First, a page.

(Our current Sunday morning Adult Education class is focusing on the arts. Enjoy this summary from our last class, and consider joining us on Sunday mornings.)
by Joel Bascom
Most people would agree that storytelling is an art form. While painting or music or film may come to mind first when we think of art, storytelling is an ancient and rich form of art. Last Sunday, during the second week of our series on Christianity and the Arts, I took a look at the many forms of art we see in the written words of the Scriptures. We took a look at the art of the narratives in the scriptures. We examined how the historical books of the Bible are in themselves works of art, weaving together different elements to make a single, cohesive story. We also took a look at the vast scope of the poetry in the Bible. We saw that the Bible’s poetry covers a wide array of emotions and topics. These emotions and topics range from lamentable to the triumphant, from the violent to the intimate, and from the comforting to the disarming. We looked at depictions in the prophetic books of performance art, as the prophets are sometimes asked by God to do unusual things to communicate His truth. In fact, if I were to do some of the things the prophets are asked to do, I may be asking Pastor Christian or some other compassionate soul to bail me out of jail.
All of this leads us back to storytelling. Some of the most intricate and beautiful works of art come from the mouth of our Savior Himself. When asked, “Who is my neighbor?”, Jesus could have said “Everyone…just love everyone!” Instead, Jesus gives us one of the most profound and moving stories in recorded history about a traveller and a Good Samaritan. When asked to communicate the compassion the Father has for his children who have gone astray, Jesus provides a moving tale of a father who welcomes home a repentant son who has lived recklessly and sinfully. Storytelling is the one form of art we see the most from the very mouth of God, as he pitched his tent on this earth and honored us with his presence. Surely if God Himself employed artistic means to communicate his truth, we too can affirm the importance of the arts, and how they are so vital to our lives.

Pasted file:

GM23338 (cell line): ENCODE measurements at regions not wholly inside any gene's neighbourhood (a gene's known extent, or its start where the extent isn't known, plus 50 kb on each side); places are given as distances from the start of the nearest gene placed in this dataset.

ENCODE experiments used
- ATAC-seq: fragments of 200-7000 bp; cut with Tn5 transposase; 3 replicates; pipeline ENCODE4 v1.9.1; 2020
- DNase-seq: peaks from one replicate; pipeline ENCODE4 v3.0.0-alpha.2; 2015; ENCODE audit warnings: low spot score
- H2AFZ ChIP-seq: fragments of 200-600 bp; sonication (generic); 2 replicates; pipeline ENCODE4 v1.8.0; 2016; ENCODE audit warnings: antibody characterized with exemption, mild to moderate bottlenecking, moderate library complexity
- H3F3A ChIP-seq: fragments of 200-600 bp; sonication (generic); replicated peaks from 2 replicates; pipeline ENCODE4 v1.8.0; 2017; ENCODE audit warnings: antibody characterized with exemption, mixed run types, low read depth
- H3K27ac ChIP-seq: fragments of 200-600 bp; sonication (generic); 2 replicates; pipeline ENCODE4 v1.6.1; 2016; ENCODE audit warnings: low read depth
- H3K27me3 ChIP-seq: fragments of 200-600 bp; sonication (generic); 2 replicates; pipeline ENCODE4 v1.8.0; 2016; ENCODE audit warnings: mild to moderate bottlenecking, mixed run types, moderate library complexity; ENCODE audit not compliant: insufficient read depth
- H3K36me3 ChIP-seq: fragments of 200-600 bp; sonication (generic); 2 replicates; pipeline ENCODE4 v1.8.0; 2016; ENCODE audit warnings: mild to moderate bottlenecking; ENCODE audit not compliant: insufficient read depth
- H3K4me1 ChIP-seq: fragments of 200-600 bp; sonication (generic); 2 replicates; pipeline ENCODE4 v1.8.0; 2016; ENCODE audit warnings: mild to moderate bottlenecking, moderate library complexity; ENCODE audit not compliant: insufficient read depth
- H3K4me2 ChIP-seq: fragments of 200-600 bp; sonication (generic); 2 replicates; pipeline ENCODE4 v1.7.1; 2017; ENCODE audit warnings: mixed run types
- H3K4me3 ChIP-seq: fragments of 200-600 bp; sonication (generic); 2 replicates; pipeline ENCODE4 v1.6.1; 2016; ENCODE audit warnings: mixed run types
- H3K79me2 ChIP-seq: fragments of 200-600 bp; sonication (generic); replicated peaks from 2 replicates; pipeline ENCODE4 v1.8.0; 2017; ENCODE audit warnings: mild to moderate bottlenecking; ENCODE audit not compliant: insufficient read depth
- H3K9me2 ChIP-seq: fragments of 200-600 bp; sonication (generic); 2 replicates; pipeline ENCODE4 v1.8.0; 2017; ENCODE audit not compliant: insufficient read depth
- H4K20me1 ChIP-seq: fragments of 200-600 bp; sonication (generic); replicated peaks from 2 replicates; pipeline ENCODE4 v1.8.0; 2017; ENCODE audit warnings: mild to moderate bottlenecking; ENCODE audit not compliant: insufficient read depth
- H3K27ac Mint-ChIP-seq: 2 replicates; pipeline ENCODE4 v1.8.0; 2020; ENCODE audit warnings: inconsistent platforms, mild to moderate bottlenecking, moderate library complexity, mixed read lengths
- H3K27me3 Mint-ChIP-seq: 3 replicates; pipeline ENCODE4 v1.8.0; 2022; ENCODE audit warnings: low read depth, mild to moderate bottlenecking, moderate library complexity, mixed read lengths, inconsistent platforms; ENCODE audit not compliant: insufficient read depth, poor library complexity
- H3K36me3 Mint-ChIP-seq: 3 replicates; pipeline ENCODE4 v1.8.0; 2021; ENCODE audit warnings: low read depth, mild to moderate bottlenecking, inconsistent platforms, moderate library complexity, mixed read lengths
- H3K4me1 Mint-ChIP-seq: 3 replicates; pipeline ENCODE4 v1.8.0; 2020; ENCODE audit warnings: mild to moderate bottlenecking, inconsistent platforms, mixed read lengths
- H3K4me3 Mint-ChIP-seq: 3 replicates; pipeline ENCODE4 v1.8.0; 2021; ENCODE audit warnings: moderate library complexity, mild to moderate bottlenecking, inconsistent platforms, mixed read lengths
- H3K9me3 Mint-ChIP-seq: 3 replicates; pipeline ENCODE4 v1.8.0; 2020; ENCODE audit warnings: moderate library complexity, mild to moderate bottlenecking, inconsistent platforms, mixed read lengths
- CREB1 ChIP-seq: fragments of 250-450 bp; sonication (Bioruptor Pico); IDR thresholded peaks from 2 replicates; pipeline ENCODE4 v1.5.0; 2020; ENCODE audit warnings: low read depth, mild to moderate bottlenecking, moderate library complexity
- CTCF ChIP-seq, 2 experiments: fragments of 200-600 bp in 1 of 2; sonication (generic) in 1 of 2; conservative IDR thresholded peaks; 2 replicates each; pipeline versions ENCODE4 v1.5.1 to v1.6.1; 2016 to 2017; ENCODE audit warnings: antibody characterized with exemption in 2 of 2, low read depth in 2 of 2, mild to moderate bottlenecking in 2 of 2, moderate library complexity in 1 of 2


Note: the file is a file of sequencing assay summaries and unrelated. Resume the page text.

This Sunday, Denis Haack will be leading the class in a conversation on “Film, Story, and a Christian World View.” He will bring our discussion of art into our own age and look at how this art form both shapes and reflects our culture and how human stories follow the design of the biblical story of reality found in creation, fall, redemption and restoration. Please feel free to join us even if you have missed the previous classes. We meet during the second service (10:45 am) in the conference room.